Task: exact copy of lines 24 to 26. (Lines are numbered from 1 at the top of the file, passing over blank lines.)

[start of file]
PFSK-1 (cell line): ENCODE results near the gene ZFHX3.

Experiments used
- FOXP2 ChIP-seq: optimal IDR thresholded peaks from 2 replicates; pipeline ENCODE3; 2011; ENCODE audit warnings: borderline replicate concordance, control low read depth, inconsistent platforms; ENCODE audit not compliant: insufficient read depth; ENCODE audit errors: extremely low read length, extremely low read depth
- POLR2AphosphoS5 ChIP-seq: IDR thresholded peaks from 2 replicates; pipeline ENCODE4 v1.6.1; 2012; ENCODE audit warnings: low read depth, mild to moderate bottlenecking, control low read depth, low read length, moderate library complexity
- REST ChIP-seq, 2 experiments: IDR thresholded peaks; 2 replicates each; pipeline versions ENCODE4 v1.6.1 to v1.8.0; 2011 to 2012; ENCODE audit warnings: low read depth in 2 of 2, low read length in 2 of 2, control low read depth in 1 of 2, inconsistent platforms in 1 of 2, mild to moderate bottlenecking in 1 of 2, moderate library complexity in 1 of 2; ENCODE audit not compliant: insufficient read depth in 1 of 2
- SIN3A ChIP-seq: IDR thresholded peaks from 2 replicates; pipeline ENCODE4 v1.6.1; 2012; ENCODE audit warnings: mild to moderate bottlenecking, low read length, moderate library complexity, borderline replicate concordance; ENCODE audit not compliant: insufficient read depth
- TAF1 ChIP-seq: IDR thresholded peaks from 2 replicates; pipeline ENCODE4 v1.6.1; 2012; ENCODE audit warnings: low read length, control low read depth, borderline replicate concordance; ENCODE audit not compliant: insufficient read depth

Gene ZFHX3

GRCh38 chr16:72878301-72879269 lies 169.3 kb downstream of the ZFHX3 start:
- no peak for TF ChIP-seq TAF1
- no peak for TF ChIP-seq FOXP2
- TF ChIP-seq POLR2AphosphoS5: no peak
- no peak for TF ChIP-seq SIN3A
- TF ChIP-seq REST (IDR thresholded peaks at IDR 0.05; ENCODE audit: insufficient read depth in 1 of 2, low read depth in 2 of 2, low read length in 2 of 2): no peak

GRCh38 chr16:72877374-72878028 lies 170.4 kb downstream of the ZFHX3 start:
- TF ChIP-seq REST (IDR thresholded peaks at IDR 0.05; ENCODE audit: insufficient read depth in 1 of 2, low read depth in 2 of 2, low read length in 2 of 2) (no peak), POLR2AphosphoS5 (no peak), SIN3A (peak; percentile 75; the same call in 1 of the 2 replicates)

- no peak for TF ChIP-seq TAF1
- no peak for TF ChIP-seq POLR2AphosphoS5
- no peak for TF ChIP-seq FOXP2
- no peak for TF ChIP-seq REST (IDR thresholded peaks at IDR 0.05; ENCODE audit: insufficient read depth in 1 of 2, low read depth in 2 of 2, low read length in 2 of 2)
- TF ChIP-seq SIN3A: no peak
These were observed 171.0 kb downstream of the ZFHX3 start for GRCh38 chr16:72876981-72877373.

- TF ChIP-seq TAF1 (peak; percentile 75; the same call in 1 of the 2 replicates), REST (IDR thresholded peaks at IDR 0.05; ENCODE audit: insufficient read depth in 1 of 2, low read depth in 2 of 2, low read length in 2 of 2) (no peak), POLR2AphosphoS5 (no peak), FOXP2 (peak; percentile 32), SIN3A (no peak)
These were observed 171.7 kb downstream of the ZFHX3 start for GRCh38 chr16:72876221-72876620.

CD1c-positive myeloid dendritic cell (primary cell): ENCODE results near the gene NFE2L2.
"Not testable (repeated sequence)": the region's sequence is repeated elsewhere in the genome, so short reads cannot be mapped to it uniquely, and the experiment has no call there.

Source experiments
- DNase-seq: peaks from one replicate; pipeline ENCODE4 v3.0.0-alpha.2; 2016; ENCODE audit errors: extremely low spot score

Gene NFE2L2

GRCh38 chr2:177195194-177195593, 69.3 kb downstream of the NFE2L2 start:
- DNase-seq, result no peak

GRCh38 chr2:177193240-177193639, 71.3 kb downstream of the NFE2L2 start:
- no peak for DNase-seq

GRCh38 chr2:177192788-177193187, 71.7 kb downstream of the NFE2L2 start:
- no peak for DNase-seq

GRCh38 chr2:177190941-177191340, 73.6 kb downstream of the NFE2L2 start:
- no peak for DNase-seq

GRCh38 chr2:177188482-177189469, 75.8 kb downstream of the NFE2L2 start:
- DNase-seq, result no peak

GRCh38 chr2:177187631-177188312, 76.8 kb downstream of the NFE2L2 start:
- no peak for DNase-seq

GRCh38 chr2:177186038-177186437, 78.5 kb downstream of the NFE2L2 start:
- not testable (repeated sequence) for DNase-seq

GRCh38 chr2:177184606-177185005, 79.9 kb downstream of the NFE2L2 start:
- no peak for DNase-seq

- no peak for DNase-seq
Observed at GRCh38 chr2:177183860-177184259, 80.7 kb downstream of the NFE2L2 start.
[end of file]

These were observed 171.7 kb downstream of the ZFHX3 start for GRCh38 chr16:72876221-72876620.

CD1c-positive myeloid dendritic cell (primary cell): ENCODE results near the gene NFE2L2.
"Not testable (repeated sequence)": the region's sequence is repeated elsewhere in the genome, so short reads cannot be mapped to it uniquely, and the experiment has no call there.